It really doesn’t take much to say, and really shouldn’t be hard to remember, yet time and time again I sounds like a broken record repeating “Did you remember to say thank you?” whenever my kids accept a lift or play date. From toddlers up we start on the “say ta” or “say please” and “what’s the magic word?” Yet to children it clearly has no meaning as it takes years before it comes naturally. (I hope I am correct here and it’s not just mine!) I can truthfully say that only now can I trust my age 9+ children and still have to prompt the triplets sometimes (age 7).
Do manners really matter?
I guess this is a personal thing but I do feel they are important. I have to bite my tongue if children visit us and continually forget to say please. I have caught myself before now saying “was that “yes please Fiona?”” For me it is all tied up with respect, especially for older family members like grandparents and Aunts and Uncles, but even amongst my own children I find myself correcting them for being rude to one another. In my own childhood I was definitely at home with the ultimate Mummy and Daddy manners police and from those times I can sympathise with the emotions of children, the feeling of “what’s the big fuss, why are b***** manners SO important anyway?” I try to explain to my children why I want them to have an acceptable level of manners, how it helps their social interaction, encourages others to respond favourably to their requests and opens up more opportunities for them to do the things they enjoy when other people providing these treats feel valued and respected.
What about table manners?
I do feel I have failed here compared to my parents. They painstakingly ensured I never dared to “shovel” so much as a pea on my fork at the dinner table. Even the correct holding of cutlery was paramount. As for waving a knife in the air or speaking with my mouthful, these were a “cuff round the ear” offenses! I was an only child, so in my defence I do feel my parents had a much easier task as “The manners Police” than Nick and I . Of cause I have taught mine how to do it all properly, but actually enforcing the teachings on a daily basis is another matter altogether! Increasingly I find if the plates are clean, they sat on their bottoms and didn’t eat with their fingers or insult a sibling it counts as a successful meal!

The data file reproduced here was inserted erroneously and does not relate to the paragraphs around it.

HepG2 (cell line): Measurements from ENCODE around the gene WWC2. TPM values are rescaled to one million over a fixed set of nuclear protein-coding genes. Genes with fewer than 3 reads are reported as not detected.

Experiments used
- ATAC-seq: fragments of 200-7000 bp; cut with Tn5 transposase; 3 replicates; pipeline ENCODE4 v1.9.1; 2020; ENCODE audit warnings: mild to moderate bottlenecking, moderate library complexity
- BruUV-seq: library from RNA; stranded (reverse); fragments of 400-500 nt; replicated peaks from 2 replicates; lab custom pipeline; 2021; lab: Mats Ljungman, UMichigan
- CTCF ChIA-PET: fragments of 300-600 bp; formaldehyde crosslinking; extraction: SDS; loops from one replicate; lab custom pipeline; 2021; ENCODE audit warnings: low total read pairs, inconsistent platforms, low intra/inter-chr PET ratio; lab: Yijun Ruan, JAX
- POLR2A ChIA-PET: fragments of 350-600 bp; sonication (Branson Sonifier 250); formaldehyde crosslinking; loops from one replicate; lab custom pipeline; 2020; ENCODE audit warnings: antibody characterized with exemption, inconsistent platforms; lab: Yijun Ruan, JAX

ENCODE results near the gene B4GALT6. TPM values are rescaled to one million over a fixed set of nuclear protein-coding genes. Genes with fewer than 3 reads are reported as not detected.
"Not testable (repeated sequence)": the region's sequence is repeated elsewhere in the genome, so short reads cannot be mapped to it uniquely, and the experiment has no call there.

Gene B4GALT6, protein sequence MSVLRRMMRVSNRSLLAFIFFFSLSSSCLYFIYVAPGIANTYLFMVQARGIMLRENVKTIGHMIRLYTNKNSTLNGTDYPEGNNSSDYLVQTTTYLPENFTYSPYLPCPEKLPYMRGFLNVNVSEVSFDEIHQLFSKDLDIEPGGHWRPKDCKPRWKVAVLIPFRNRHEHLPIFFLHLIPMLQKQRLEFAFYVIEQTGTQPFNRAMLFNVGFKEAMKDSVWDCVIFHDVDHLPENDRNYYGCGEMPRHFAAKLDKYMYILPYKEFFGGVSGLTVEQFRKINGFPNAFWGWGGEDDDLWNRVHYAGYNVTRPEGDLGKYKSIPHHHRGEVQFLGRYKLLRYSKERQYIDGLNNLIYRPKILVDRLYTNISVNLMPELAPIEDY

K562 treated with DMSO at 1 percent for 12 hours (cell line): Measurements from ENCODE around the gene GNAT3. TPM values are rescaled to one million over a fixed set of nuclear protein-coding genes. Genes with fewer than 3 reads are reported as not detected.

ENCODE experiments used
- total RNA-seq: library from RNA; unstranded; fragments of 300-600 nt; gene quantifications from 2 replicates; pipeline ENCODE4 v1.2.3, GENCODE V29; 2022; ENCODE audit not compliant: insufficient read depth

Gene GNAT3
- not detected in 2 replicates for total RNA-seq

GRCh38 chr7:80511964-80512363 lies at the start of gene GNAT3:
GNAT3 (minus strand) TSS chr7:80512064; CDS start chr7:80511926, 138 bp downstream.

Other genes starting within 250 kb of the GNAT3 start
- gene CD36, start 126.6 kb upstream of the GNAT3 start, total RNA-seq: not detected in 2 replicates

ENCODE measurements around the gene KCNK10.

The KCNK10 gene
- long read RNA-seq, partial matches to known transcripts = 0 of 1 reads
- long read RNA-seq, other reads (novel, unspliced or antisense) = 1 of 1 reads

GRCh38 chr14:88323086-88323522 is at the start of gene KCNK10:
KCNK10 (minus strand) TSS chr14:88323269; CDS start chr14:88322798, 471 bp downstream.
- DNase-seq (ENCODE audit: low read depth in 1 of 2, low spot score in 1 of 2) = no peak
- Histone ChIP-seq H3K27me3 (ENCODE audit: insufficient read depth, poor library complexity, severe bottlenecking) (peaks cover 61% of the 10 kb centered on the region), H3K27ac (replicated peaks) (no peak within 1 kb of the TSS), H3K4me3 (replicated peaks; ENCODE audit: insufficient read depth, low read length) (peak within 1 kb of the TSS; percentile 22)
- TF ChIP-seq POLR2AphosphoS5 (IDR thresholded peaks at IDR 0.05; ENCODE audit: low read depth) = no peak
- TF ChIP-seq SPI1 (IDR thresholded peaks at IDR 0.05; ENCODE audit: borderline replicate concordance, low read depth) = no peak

Our Sunday Dinner Table with mixed manners!
How much is for my benefit?
I can’t deny that being told that my children were very well behaved, well mannered or such like sends a glow of pride all through my body. I am sure there are times when they are less polite, but my well mannered friends fail to report back on such occasions. Receiving positive feedback is always lovely but essentially I am not on the manners case for my own gratification but for the opportunities I believe basic manners will still open for them in life.
As a child I would never have dreamt of calling a friends’ parents by their Christian name, in fact friends parents from my child hood I still address as Mr and Mrs in my 40s because that is the respect I showed to the older generation when I was young. I know this is out of date now and only reserved for school teachers and am very happy for my children to call friends parents by their Christian name and for their friends to do the same with me. I think a little more ‘cheek’ is also acceptable now without appearing rude. There is still a line which is not to be crossed, I just belief the line has shifted a little and I am keen to ensure mine are aware of this and remain on the appropriate side.
Then on occasion I just let them enjoy!
Jed with the Sunday roast bone
Which manners do you feel are important and how do you instil them into your children?
“Tales from the farmers wife” shares the funny and interesting happenings on our lovely holiday farm with Farmer Nick and our 6 children. A behind the scenes look on balancing family, farming, the holiday business and cooking for all.